Dear Delirious Hem,
Thank you for providing a space for this important discussion, and thanks also to Elizabeth and all the respondents for taking time to formulate and give us your thoughts.
As the organizer of the conference for which the Numbers paper was commissioned, I have been saddened by the lack of community-spirit displayed in the surrounding debates. The paper seems to have become just one more item around which to stage a status contest. In some ways I feel this applies to the authors themselves, who effectively failed to acknowledge the community out of, or for which their article was generated, (i.e., the Feminaissance conference organized by myself, Matias Viegener and Teresa Carmody at MOCA last Spring) an event on which large amounts of money, time and labor were expended; all we asked in return was a paper to which we would have first publication rights. (The book from this conference in currently in progress and will appear in Fall, with outside responses to all the papers.)
On the issue of essentialism--as many on Delirious Hem point out, gender is a political issue. We live under a form of patriarchy in which (subjects who inhabit) bodies 'seen' as marked, eg. female or black or queer, are treated differently from those seen to inhabit the only kind of body this patriarchy recognizes as neutral. Whatever we ‘liberated’ individuals like to think about ourselves, we are hailed by the world from outside our bodies as deviants from a norm that is politically determined by an extant power structure based on specific non-neutral ideals which effect the lives of people very differently. The fact that reference to such political matters can now be dismissed under the slur of essentialism is testament to the even greater power accorded the universalist rhetoric of neutrality since the inclusion, and abuse, of contemporary critiques of power into discourses on the arts.
On the designation of work as innovative/ avant-garde / experimental, etc. This, also, as many point out, is a political issue. Just as mainstream culture is still heavily rooted in patriarchal myths, so are many culture pools seen as marginal, or tangential to the main. What is interesting, (or perhaps it is not), is that, post-1850, western society has proposed that the aesthetic productions of some (special) marginals can act as indices of all that is holding us back from true liberation. That is, by their own demonstration of what they themselves have let go, they point us all towards the future. As far as I understand contemporary ideas about history, the enormous value placed on aesthetics in the modern era is largely grounded on this myth: that a group, (whether affiliated or not) of uniquely charged marginals, can act as the lightening rods to a better future, by providing new social imaginings for what we might become (given the assumed discontent with what we currently are).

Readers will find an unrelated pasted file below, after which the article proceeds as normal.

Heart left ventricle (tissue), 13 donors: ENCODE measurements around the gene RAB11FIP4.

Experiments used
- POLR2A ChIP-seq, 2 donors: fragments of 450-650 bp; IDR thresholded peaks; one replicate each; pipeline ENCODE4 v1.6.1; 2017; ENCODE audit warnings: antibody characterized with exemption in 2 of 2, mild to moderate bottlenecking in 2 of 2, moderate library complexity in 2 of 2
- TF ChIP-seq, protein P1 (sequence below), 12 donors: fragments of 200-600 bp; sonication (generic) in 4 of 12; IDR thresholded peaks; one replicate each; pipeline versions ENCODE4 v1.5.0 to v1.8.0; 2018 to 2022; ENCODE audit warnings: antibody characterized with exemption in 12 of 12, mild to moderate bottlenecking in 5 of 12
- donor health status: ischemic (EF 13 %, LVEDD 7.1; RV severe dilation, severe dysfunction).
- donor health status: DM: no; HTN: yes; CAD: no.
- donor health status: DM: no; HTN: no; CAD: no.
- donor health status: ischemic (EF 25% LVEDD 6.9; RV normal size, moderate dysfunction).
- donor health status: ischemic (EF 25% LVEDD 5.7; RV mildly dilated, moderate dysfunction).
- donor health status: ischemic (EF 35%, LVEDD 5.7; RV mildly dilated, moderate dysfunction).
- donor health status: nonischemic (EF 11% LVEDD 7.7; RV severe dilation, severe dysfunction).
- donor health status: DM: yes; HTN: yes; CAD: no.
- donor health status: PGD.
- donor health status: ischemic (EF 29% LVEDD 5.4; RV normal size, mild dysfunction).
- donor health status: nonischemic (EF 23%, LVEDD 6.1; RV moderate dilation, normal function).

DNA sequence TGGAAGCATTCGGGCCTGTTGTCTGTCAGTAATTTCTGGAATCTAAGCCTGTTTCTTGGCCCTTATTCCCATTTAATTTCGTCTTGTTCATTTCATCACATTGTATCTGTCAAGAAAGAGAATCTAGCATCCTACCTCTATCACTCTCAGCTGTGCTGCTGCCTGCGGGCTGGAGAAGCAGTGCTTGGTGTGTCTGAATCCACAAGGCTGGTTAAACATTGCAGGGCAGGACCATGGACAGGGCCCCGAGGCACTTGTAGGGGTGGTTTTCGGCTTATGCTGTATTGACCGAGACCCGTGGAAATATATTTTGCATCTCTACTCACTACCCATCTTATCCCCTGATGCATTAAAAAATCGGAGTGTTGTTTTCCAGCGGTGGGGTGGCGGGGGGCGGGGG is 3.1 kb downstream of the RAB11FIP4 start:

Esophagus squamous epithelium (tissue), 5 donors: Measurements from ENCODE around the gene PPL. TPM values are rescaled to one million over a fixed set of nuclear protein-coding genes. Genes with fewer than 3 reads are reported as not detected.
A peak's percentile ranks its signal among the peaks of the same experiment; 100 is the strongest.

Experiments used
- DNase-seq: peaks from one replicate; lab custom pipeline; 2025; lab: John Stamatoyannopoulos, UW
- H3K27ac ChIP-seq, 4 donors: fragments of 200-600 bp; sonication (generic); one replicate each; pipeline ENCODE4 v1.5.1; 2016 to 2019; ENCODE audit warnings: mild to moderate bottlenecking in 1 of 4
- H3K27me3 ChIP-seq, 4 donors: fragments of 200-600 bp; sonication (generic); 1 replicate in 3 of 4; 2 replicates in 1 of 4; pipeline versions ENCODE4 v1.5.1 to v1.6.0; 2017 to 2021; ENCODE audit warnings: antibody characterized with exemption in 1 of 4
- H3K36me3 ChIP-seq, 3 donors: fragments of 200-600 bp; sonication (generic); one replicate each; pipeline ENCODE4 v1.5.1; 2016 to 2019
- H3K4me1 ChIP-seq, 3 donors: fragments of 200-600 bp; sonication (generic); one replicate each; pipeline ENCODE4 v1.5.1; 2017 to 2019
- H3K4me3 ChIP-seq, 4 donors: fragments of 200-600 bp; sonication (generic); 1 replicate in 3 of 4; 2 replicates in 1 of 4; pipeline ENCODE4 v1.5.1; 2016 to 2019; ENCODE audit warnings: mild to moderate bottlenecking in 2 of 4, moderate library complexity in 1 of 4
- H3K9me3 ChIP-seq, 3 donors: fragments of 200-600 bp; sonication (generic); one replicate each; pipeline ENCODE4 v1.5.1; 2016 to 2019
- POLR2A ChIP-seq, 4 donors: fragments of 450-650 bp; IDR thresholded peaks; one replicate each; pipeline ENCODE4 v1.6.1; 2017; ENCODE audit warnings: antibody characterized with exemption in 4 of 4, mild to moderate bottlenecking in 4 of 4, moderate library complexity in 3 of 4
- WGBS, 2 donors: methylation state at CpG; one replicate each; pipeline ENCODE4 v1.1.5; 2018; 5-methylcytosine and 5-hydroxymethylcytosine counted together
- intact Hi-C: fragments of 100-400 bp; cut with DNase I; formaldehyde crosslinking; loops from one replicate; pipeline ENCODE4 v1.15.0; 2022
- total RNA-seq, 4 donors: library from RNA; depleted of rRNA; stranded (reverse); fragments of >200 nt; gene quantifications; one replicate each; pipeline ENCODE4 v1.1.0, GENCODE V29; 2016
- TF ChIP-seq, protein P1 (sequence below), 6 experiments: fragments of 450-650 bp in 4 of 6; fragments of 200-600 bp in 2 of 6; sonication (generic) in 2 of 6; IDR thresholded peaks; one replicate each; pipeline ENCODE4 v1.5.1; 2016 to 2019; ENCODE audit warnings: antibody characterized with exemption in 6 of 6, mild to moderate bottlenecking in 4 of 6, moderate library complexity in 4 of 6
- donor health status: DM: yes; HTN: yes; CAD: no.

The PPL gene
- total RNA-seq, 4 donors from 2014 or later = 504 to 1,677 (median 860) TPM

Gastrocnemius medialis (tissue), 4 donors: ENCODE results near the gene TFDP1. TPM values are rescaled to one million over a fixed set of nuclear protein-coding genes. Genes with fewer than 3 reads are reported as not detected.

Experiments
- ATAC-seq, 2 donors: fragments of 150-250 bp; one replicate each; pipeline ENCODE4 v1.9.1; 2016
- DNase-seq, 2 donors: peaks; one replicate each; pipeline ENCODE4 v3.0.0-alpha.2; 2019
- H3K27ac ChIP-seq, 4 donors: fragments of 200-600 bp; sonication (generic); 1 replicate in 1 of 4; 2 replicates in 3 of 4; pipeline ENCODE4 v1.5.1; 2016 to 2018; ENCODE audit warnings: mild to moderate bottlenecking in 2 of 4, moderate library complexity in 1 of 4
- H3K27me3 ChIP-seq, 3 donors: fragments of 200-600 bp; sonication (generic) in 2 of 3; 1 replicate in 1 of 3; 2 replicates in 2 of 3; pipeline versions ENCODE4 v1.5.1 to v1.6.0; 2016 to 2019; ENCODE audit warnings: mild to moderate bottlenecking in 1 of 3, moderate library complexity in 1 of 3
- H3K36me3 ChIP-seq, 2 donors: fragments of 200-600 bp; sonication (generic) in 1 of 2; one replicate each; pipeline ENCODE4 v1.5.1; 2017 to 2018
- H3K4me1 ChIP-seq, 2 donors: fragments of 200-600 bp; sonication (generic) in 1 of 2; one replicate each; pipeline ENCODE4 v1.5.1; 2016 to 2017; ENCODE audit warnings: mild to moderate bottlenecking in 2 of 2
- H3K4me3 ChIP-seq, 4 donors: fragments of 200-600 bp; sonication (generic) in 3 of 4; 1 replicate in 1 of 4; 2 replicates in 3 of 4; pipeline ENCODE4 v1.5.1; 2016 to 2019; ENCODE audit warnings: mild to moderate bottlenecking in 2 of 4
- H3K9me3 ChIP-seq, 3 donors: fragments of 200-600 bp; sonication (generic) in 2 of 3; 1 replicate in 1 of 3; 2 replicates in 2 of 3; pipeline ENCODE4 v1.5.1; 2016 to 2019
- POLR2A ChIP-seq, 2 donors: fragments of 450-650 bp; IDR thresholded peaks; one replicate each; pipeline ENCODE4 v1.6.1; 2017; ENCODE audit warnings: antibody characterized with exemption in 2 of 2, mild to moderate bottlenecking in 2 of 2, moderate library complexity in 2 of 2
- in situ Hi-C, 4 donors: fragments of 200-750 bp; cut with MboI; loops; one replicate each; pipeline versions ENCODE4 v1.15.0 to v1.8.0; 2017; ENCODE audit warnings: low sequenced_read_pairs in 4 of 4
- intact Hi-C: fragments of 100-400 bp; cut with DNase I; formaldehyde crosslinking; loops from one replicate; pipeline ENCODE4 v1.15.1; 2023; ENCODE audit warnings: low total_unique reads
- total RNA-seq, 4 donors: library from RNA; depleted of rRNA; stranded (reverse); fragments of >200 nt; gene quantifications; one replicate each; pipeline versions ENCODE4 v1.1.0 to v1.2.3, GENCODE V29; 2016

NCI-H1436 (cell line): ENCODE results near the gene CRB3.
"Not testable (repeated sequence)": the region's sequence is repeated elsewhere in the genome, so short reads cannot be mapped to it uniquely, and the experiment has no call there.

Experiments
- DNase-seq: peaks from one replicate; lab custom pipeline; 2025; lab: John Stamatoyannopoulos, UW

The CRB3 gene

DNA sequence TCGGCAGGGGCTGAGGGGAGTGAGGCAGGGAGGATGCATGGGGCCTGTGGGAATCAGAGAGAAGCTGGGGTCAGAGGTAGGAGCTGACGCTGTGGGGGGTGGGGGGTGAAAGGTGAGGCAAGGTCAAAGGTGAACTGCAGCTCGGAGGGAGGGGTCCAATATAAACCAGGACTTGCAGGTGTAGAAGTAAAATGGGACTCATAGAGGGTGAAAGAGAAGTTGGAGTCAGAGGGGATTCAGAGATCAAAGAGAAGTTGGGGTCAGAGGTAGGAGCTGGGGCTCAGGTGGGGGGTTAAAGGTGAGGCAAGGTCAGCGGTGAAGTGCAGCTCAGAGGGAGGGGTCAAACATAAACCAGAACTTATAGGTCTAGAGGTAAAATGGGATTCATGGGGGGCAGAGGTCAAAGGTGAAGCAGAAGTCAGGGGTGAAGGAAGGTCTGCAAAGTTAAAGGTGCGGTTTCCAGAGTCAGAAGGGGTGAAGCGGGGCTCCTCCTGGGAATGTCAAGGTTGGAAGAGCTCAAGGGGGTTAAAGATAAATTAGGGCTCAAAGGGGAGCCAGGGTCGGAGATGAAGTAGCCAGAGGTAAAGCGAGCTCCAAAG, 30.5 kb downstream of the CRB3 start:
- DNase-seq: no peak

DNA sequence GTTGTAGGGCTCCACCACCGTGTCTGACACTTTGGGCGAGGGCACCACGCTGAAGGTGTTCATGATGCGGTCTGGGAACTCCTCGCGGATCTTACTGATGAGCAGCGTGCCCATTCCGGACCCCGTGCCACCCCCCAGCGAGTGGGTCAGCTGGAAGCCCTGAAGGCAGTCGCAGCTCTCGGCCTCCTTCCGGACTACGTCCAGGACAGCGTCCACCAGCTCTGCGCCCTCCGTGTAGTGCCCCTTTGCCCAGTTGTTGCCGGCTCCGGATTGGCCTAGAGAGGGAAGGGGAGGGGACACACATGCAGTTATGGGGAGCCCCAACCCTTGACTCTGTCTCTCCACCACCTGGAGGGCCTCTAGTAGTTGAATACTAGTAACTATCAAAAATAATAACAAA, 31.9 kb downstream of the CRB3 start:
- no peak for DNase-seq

Whether there is any evidence for the actual effectivity of this idea, of art as a tool for transforming the social imaginary, is a complex question. However, recent literary debates demonstrate that the idea of an aesthetically neutral-subject, or even the erasure of subjectivity from art altogether (which is of course quite different from losing the ego) is still considered by many cultural workers as one of the most important indices of futurity, and the place to which we should all be heading.
In other words, innovative/AG/experimental/future-oriented/liberatory artwork has become equated in some parts of the culture industry with the notion of subjective erasure. This is problematic for feminists and anyone else who conjoins with others to resolve an oppression specific to one kind of subjectivity. For if there are no subjects, there can’t be any female or black or perverse subjects either. Hence there can’t be any oppression, including the types of subjectivity which develop from the experience of being seen as a (lesser) other.
So, I think what I’m saying is this: while the terms ‘experimental / AG / innovative / etc.’ could be rethought, the question of whose Imaginary is cast as the index of our collective future is a highly important political matter. Marge Pearcy gives a brilliant look at two possible futures based on two current imaginaries in her book Woman on the Edge of Time. I wish we could collectively come up with some less militaristic terms to describe this problematic, but just as we must actively make space for the voices of those whose bodies are seen as marked, i.e., unneutral, we also need discursive spaces where other kinds of future can not only be imagined, but also dispersed for consideration; futures where even if we are all still given particular designations, no one group will be privileged as the Norm-al, neutral, non-contingent, ahistorical against whom all the rest are measured as falling behind.